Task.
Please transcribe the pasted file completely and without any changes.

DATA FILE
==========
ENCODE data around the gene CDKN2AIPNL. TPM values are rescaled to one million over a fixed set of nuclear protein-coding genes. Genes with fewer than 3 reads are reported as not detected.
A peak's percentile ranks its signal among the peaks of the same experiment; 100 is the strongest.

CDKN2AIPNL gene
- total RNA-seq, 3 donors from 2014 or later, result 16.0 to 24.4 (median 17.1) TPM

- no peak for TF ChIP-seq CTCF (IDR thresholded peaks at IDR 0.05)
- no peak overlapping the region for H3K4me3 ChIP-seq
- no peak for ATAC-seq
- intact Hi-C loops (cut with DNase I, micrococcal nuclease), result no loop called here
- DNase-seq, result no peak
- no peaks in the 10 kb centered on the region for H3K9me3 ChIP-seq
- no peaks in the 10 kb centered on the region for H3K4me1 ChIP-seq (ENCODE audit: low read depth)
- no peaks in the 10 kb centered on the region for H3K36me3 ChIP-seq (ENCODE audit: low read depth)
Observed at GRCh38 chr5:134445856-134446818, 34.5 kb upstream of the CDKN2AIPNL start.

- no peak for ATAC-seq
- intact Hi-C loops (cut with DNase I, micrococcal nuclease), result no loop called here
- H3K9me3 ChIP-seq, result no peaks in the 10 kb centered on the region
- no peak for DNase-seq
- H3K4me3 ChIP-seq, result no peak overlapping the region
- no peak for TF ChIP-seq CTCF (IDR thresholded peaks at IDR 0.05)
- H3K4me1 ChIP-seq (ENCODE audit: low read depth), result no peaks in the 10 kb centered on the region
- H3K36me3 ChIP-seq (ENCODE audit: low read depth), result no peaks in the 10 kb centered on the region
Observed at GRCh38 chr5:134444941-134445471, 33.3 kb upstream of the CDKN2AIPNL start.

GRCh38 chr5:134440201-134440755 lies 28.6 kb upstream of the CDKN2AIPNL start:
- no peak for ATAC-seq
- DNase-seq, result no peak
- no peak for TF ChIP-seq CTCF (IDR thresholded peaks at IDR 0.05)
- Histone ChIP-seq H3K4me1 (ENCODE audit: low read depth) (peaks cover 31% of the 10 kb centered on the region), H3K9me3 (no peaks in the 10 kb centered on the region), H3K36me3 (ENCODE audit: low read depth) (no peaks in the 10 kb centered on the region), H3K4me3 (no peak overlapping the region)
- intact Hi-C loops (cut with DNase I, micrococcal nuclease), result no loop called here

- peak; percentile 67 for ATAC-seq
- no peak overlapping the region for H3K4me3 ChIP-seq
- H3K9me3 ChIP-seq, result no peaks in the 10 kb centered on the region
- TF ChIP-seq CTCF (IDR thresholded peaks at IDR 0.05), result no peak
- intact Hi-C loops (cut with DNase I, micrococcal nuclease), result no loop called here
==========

ENCODE data around the gene CDKN2AIPNL. TPM values are rescaled to one million over a fixed set of nuclear protein-coding genes. Genes with fewer than 3 reads are reported as not detected.
A peak's percentile ranks its signal among the peaks of the same experiment; 100 is the strongest.

CDKN2AIPNL gene
- total RNA-seq, 3 donors from 2014 or later, result 16.0 to 24.4 (median 17.1) TPM

- no peak for TF ChIP-seq CTCF (IDR thresholded peaks at IDR 0.05)
- no peak overlapping the region for H3K4me3 ChIP-seq
- no peak for ATAC-seq
- intact Hi-C loops (cut with DNase I, micrococcal nuclease), result no loop called here
- DNase-seq, result no peak
- no peaks in the 10 kb centered on the region for H3K9me3 ChIP-seq
- no peaks in the 10 kb centered on the region for H3K4me1 ChIP-seq (ENCODE audit: low read depth)
- no peaks in the 10 kb centered on the region for H3K36me3 ChIP-seq (ENCODE audit: low read depth)
Observed at GRCh38 chr5:134445856-134446818, 34.5 kb upstream of the CDKN2AIPNL start.

- no peak for ATAC-seq
- intact Hi-C loops (cut with DNase I, micrococcal nuclease), result no loop called here
- H3K9me3 ChIP-seq, result no peaks in the 10 kb centered on the region
- no peak for DNase-seq
- H3K4me3 ChIP-seq, result no peak overlapping the region
- no peak for TF ChIP-seq CTCF (IDR thresholded peaks at IDR 0.05)
- H3K4me1 ChIP-seq (ENCODE audit: low read depth), result no peaks in the 10 kb centered on the region
- H3K36me3 ChIP-seq (ENCODE audit: low read depth), result no peaks in the 10 kb centered on the region
Observed at GRCh38 chr5:134444941-134445471, 33.3 kb upstream of the CDKN2AIPNL start.

GRCh38 chr5:134440201-134440755 lies 28.6 kb upstream of the CDKN2AIPNL start:
- no peak for ATAC-seq
- DNase-seq, result no peak
- no peak for TF ChIP-seq CTCF (IDR thresholded peaks at IDR 0.05)
- Histone ChIP-seq H3K4me1 (ENCODE audit: low read depth) (peaks cover 31% of the 10 kb centered on the region), H3K9me3 (no peaks in the 10 kb centered on the region), H3K36me3 (ENCODE audit: low read depth) (no peaks in the 10 kb centered on the region), H3K4me3 (no peak overlapping the region)
- intact Hi-C loops (cut with DNase I, micrococcal nuclease), result no loop called here

- peak; percentile 67 for ATAC-seq
- no peak overlapping the region for H3K4me3 ChIP-seq
- H3K9me3 ChIP-seq, result no peaks in the 10 kb centered on the region
- TF ChIP-seq CTCF (IDR thresholded peaks at IDR 0.05), result no peak
- intact Hi-C loops (cut with DNase I, micrococcal nuclease), result no loop called here